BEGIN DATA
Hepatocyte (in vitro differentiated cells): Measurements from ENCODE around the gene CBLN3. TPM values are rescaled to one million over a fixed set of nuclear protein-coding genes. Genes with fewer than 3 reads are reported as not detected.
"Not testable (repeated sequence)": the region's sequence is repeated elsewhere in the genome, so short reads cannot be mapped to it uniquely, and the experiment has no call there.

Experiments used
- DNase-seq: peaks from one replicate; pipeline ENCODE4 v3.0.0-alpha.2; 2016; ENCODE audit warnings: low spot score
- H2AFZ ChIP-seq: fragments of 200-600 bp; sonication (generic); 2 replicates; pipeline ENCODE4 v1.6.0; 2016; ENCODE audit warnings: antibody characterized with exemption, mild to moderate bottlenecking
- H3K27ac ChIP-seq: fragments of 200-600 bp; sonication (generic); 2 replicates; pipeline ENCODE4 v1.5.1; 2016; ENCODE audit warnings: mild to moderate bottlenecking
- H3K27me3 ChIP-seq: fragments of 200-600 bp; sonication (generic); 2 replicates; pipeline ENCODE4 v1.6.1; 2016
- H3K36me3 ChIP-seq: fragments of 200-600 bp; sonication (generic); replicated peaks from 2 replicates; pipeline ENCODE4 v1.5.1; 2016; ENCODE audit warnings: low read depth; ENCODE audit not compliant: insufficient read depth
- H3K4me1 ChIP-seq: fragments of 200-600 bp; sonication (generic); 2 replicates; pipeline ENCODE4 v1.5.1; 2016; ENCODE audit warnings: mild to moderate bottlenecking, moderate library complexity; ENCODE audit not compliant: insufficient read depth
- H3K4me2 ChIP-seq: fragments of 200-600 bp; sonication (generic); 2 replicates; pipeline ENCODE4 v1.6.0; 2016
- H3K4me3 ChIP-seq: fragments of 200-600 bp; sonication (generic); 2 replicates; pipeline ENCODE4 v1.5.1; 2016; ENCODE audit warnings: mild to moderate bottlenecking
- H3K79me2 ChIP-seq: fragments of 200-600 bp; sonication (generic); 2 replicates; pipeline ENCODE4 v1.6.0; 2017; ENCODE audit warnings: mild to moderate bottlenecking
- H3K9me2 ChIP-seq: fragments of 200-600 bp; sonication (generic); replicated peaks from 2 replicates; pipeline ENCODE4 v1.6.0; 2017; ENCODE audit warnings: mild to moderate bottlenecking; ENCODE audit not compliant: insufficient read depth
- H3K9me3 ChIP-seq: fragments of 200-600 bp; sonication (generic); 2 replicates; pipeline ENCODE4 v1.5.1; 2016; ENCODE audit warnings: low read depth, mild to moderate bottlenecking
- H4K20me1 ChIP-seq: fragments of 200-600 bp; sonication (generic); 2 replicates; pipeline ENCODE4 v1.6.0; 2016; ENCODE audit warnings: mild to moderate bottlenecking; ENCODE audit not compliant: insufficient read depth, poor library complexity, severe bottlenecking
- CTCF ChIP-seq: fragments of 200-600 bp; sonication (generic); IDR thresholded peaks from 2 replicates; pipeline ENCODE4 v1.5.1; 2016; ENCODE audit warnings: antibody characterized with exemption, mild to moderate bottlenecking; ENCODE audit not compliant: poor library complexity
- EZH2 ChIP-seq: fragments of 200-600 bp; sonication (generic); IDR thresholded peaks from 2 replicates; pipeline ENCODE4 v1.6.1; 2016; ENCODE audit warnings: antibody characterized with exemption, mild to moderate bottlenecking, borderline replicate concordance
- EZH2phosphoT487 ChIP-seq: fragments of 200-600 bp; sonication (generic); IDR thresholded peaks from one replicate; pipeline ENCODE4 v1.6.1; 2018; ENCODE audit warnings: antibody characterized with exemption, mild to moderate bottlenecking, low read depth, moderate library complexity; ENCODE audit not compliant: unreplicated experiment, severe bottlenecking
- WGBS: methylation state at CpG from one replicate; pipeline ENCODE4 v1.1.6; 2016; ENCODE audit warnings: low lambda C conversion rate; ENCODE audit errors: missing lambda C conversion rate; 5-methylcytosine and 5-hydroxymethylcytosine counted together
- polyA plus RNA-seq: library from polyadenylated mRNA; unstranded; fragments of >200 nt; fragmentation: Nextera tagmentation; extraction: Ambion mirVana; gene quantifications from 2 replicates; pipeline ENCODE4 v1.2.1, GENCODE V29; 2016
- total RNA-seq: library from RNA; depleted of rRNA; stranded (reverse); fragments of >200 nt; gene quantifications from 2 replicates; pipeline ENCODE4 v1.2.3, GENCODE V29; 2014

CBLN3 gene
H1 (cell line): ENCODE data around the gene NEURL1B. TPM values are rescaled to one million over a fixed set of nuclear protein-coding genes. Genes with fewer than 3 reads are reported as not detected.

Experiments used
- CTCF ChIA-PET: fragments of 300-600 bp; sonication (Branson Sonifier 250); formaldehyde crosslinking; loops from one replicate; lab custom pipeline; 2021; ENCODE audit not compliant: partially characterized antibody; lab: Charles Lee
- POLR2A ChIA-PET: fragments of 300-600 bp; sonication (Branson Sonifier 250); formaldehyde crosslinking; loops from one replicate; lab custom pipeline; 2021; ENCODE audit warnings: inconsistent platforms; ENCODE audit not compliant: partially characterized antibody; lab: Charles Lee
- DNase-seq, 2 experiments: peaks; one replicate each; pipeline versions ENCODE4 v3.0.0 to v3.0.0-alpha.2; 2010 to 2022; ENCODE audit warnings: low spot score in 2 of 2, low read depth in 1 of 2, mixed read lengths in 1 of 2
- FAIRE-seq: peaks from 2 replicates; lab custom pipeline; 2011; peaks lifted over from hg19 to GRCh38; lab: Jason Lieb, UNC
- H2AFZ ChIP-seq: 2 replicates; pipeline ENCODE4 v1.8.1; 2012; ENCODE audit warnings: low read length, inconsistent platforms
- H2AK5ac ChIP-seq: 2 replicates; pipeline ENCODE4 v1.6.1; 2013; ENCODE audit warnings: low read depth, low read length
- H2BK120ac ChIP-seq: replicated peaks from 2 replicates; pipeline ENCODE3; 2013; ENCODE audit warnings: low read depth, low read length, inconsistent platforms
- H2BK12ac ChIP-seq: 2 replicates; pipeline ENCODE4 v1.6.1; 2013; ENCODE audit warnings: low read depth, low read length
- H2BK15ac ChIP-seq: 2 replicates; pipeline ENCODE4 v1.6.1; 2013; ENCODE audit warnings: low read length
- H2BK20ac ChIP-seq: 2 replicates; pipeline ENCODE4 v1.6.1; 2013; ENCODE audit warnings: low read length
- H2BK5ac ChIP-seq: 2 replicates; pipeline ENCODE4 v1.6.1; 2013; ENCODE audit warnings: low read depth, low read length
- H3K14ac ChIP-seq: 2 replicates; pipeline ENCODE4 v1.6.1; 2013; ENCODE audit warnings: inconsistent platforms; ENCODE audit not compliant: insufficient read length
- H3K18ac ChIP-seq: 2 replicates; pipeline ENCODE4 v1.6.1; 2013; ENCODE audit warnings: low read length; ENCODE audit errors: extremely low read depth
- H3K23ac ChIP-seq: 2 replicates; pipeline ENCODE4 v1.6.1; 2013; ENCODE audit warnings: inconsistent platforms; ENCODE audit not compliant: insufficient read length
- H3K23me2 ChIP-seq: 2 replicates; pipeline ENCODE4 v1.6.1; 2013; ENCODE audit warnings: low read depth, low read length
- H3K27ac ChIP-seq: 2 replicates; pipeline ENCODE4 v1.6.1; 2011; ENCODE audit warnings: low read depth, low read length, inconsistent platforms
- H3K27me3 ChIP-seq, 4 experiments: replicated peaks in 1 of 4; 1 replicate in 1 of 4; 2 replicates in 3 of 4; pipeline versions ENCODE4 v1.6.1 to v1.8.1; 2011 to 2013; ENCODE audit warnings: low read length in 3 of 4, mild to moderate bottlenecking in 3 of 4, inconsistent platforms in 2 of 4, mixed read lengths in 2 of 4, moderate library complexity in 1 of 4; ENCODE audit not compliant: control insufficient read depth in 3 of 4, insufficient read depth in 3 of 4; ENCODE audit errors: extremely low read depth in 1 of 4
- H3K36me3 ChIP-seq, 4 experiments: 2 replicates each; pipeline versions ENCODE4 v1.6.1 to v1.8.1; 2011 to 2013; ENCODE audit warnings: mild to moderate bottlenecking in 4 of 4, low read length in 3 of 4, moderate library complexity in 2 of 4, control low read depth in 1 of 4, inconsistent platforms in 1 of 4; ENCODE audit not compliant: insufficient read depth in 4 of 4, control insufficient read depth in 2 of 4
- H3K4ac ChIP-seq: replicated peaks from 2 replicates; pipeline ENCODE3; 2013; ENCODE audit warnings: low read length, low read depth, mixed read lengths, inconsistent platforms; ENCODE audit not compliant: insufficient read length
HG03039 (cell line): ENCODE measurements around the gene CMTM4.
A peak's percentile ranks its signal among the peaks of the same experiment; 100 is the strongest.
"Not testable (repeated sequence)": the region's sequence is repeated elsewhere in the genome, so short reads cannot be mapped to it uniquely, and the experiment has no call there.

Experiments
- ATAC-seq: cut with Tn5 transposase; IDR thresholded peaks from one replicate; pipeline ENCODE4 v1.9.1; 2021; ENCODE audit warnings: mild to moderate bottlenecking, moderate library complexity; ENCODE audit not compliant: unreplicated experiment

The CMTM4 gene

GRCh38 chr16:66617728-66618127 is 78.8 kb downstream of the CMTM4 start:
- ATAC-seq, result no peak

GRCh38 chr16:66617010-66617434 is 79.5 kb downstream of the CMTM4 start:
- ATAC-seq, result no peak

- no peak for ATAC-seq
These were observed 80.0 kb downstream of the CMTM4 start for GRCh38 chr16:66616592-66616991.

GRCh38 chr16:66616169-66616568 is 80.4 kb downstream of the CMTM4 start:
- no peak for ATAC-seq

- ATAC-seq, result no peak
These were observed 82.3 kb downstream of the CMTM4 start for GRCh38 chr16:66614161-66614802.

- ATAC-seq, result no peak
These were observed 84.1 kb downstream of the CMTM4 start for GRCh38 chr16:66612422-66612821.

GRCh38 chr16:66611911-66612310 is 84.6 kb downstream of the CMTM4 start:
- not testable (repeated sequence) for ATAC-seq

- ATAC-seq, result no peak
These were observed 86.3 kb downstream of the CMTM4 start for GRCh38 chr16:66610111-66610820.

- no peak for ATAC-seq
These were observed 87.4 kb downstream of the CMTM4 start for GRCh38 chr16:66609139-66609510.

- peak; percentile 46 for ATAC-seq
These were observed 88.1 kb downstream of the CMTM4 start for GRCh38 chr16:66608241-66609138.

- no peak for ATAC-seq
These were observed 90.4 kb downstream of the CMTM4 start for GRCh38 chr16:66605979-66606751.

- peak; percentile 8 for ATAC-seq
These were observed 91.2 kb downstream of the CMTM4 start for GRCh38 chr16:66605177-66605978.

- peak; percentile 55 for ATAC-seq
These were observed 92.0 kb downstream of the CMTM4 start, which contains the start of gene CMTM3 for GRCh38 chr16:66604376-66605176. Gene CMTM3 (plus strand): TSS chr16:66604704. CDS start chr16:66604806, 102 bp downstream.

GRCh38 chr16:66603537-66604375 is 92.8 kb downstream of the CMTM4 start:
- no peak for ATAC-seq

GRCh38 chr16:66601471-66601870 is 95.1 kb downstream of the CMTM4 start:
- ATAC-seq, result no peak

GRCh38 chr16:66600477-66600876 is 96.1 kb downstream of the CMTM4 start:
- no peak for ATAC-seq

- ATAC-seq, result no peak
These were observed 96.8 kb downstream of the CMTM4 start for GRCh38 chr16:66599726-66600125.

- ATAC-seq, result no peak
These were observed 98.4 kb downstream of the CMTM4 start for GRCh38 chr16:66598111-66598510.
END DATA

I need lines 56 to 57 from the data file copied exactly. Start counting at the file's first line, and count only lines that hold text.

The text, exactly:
GRCh38 chr16:66616169-66616568 is 80.4 kb downstream of the CMTM4 start:
- no peak for ATAC-seq